About Dr Brian Ang

Cataract Surgery Steps: From Start to Finish

What is a cataract and why is it important?

A cataract simply means that the natural lens inside your eye has become cloudy. In a normal eye, the lens is the middle window that separates the front and back compartments of the eye. It’s job is to focus light entering the eye onto the retina so you can see more clearly.

Over time, the lens becomes gradually more cloudy with age. As the cataract develops, less light becomes focused onto the retina. Your eyesight gradually becomes more blurry and your visual acuity decreases. You’ll also start to notice glare, especially during a bright day or at night when driving. Sometimes, you may also notice double vision.

(Image adapted from the internet)

Cataract is important because it is the leading cause of preventable blindness worldwide. The numbers are truly enormous. Approximately 20 million people worldwide are blind from this, with 400,000 people becoming visually disabled every year from the United States alone.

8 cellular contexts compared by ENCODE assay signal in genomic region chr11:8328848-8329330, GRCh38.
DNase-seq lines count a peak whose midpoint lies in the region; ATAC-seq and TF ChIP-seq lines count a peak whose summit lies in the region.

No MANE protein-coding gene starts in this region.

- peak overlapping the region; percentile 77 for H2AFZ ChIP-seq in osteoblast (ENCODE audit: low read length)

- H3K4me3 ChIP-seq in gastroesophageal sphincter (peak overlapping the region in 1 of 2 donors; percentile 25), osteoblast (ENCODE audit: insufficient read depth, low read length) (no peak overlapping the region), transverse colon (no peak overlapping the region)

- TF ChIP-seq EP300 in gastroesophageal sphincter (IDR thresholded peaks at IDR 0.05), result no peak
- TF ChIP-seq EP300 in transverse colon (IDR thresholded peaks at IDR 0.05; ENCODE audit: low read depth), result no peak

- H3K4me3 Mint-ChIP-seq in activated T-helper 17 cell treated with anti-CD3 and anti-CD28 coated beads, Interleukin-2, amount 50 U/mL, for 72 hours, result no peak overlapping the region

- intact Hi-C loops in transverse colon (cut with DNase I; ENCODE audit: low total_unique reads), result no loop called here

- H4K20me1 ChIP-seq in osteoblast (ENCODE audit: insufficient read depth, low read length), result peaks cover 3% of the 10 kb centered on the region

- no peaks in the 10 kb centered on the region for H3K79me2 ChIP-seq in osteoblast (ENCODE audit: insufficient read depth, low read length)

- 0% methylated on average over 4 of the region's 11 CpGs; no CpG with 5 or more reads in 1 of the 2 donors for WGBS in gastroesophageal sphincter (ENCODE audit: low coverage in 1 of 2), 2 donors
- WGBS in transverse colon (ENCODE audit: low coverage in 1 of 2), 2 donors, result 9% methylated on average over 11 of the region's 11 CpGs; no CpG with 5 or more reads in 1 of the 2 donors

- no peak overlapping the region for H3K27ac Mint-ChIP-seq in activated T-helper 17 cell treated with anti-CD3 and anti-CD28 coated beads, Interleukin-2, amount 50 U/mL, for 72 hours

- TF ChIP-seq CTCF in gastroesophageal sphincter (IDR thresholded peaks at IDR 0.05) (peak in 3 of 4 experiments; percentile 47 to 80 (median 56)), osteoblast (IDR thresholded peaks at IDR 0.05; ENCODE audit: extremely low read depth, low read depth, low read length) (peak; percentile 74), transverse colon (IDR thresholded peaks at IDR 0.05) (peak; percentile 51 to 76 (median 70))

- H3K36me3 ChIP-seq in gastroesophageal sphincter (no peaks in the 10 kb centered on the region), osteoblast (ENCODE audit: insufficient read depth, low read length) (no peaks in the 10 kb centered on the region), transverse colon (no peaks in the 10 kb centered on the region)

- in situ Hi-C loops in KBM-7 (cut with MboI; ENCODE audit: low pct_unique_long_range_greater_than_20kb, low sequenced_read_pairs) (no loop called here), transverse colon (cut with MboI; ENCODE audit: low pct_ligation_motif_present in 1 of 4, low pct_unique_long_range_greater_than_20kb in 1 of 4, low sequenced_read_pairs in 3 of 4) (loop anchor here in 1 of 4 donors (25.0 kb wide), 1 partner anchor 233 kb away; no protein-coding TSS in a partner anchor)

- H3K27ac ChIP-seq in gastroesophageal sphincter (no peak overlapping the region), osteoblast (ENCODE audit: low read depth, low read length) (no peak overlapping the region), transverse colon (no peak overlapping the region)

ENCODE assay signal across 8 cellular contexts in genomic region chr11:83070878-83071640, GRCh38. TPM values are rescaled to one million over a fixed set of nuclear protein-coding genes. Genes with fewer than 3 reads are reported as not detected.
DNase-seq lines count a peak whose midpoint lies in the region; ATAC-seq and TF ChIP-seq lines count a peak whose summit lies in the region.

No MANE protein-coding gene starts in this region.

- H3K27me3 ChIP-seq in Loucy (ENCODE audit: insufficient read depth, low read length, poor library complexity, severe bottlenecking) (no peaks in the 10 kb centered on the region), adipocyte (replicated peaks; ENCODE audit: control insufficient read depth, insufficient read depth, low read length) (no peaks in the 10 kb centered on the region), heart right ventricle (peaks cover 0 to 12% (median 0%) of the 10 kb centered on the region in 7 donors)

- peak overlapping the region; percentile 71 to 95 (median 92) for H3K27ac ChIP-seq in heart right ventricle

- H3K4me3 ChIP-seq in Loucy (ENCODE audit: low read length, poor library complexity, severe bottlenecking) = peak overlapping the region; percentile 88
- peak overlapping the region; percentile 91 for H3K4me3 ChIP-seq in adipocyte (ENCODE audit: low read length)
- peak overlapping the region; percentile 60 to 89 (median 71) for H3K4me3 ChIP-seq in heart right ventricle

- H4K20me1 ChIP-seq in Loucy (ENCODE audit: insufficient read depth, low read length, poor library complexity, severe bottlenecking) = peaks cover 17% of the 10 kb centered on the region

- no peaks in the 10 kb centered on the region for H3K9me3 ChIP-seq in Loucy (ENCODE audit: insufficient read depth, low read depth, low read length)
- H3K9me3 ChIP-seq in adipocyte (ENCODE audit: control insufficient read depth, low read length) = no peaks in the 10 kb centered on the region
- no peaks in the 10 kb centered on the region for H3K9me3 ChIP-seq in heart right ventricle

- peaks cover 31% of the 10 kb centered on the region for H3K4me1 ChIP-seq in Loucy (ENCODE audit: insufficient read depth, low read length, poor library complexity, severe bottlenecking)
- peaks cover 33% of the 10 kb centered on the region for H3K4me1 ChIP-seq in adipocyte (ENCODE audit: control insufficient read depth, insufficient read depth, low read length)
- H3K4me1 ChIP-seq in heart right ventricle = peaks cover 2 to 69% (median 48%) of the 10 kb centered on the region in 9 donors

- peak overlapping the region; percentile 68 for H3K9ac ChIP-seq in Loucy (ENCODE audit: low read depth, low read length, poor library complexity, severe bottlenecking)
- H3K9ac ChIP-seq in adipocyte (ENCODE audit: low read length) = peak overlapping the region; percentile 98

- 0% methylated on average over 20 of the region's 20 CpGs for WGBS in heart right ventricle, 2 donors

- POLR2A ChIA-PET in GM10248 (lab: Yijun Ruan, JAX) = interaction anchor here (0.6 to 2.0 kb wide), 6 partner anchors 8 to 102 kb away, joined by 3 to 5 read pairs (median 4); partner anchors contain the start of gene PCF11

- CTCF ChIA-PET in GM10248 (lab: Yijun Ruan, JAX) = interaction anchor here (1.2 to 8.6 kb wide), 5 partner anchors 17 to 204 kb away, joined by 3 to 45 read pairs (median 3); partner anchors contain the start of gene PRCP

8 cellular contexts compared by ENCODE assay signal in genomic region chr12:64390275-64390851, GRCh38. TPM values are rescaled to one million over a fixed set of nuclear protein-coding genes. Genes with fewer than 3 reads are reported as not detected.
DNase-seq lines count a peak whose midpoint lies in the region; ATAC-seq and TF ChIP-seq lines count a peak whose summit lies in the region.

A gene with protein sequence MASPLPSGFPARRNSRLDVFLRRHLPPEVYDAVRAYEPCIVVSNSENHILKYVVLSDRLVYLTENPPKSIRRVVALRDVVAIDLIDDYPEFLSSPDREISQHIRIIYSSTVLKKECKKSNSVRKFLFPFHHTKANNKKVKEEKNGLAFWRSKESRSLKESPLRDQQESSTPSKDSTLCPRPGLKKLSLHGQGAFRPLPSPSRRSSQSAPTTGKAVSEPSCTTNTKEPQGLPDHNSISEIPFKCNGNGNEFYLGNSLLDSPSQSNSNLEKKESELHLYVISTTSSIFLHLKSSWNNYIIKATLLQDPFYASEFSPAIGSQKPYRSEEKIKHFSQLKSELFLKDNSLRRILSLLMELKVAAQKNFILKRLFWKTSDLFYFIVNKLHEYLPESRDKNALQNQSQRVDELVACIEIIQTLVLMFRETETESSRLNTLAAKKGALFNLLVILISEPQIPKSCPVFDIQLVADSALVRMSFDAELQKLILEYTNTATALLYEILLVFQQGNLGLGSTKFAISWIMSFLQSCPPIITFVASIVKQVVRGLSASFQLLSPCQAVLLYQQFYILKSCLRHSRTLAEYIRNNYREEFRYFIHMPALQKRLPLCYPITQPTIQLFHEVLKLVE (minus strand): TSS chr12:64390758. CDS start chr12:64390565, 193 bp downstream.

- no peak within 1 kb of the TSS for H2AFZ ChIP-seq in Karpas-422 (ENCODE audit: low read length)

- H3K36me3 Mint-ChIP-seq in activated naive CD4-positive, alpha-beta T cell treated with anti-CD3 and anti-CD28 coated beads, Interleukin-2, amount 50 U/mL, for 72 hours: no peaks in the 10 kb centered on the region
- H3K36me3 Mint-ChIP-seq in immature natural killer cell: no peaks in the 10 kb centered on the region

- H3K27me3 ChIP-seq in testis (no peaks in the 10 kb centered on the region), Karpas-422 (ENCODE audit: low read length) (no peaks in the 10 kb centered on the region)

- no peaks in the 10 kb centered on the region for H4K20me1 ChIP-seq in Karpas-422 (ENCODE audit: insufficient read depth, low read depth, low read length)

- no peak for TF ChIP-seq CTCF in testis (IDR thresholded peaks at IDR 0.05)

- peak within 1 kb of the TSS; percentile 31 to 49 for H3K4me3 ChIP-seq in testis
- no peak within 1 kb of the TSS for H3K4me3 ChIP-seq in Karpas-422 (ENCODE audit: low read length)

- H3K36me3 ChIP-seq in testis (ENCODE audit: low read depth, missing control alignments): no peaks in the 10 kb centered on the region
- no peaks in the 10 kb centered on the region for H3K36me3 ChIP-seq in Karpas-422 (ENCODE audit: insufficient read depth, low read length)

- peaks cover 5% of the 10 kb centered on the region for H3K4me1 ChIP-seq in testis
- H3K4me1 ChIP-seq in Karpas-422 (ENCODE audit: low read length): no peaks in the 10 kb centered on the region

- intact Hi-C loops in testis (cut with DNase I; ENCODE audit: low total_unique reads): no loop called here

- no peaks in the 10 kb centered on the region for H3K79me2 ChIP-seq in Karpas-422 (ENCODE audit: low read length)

Cataract surgery is unsurprisingly the most common day case procedure in the world. Nevertheless, it remains a major global health issue, particularly for developing countries where there is poor access to eye healthcare.

I have been told that I have a cataract. Do I need to have an operation now?

All my patients with cataract ask me this question. And the answer is always the same: it depends.

The decision to have cataract surgery depends on your circumstances. The most important consideration is whether or not you are experiencing vision problems from the cataract.

So ask yourself the following questions:
– Is your vision interfering with your quality of life, such as with driving?